In your situation I might go knock on their front door one afternoon and try to start a dialog. Or perhaps write a letter. Your neighbor doesn't sound as unstable as mine so safety might not be as much of a concern. I'm not suggesting you bend over backwards by any means.

Sharon Stevens said...

Egads,Selena, I don't envy you at all!!! That must be a terrible situation to have to deal with. This person sounds like they are really unhappy with their life and takes it out on others.
I agree with Lisa to write a letter. I don't think I would try to approach this person. Do the old folks still live there? Maybe you can rationalize with them?? Too bad there isn't an agency that could help you with this. I know when I was renting there was a landlord/tenant place that could help be a mediator.
Hmm maybe spoil them with kindness? But they would probably complain about that. Sorry I don't have an answer..I would be doing exactly what you are doing and just ignoring that person.

Anonymous said...

Here's the thing...when we get older (I should know, I'm 56) and there are things that are out of our control (i.e our own poor health), we just get down right cantankerous over things we feel are unjustly infringing on 'our' territory.

I live in a community that has an HOA. There are rules. We signed a contract. I abide by the rules. Well most of them anyway. So...when my next door neighbor flagrantly violated said rules by parking his huge, unsightly business truck, on the street, across from his home for 6 years despite receiving the same newsletters I received that stated there would be a severe fine for this violation, I was insensed. Every time I choose to focus on it, I became ticked off. High blood pressure and everything.

Fast forward to now. They are gone. Had enough with the HOA. Fannie Mae owns the house now. It's empty. And sad. It's forlorn and dismal looking. Void of all life.

Now don't get me wrong, they were messy people. Trash cans sat in front of the house for days despite 4 healthy, young people passing by them daily. Newspapers littered the drive. Dog poo accumulated to stench proportions in the back yard. However...now there's no one there and it feels downright spooky.

My advise would be to do the unthinkable and go next door with a gift of some baked goods. Rewrap something from the grocery store. Let her (them, him ?) know that you have health issues but that you still want to be neighborly. I'm betting that will start a conversation going.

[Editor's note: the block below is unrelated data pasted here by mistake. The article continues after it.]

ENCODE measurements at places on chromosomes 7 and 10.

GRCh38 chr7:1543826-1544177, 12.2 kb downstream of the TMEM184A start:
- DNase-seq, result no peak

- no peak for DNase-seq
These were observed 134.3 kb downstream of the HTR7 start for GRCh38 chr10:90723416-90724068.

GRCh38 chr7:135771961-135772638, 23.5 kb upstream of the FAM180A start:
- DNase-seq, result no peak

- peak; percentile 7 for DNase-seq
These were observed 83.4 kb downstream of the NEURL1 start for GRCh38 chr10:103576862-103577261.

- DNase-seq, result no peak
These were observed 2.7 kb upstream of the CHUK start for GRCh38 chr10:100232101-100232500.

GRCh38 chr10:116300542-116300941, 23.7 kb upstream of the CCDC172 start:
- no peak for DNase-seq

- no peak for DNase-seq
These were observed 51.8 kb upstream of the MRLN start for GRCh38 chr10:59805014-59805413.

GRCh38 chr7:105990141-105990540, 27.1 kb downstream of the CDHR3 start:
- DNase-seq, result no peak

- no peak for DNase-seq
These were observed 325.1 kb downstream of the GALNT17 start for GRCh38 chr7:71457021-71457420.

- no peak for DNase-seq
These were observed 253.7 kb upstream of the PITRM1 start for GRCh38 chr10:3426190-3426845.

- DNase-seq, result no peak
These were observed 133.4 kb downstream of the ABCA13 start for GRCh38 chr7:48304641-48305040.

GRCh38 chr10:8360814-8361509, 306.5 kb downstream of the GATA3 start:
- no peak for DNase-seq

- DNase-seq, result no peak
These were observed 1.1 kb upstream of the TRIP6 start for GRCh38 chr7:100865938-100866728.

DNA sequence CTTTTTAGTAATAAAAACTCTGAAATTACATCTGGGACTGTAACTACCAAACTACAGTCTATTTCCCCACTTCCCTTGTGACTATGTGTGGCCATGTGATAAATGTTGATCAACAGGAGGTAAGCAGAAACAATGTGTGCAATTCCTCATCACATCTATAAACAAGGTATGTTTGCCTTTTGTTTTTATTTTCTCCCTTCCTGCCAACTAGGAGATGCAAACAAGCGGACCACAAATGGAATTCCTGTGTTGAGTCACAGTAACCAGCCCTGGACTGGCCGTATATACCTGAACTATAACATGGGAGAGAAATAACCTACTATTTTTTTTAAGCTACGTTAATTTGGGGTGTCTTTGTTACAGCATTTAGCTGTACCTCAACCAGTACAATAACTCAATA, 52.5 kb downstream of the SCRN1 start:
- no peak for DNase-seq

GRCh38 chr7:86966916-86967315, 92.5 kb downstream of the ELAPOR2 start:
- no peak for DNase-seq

Selena said...

Thanks for all the comments. It's a pretty awkward situation and I wanted your help to see it from a different perspective.

When I was younger, I lived in the dorms in college and in off-campus apartments, so I know what it is like to have crazy neighbors. Those situations taught me to focus on what I could do to make a situation better for myself. After all, you can't change other people, just yourself.

Keep the comments coming. You are giving me more to think about. :-)

Anonymous said...

Hi Selena,

This is such a difficult situation and I even changed my mind on the order on how to approach this as I was writing the comment.

Unfortunately, what is happening to you is verbal abuse. My thoughts as I was reading your post were that the person may be dealing with a mental illness, definite anger issues and possibly addictions on top of the autoimmune disease.

So, I would suggest first that you write down the instances that you can remember that have happened, with as much information as possible, and get some advice. And for all new instances, be as specific as you can. Note the date, time, what the neighbour said and what you were doing. Take what information you have now and contact someone to get some legal advice as to what options you, as a homeowner have in dealing with another, presumably, homeowner.

Do you have a community legal clinic close to you or a community health clinic? The area that I live in has a couple of health clinics who also have social workers on staff. They would be dealing with issues such as this and be in a great position to advise you on how to initially approach your neighbours and who else you may want to talk to for further advice.

The reason I say get some advice first is because you didn't say whether the older couple had moved away. If they haven't, the person may be a child of theirs, or a relative. They may try to talk to the person before you do, which could make matters worse. They would mean well but by being protective and trying to ease a difficult situation, it may not work out if the person is dealing with mental illness.

If you don't go for the advice route first, or you still feel that it would be better to contact the neighbour first, I would say talk to the older couple, or wife since you are on friendly terms with her, first. If it's not a relative, they may have rented the room to help with their budget. They may be able to shed some light on the situation, either way.

If it is a relative of theirs, they may also be able to tell you what else the person is dealing with on top of the autoimmune disease. (Something they may or may not be willing to share.) This way, if you decide to try a dialogue, either in person or with a letter, you will have a better idea on how to approach your neighbour.

I hope things work out for you. Something like this is never easy. Good Luck.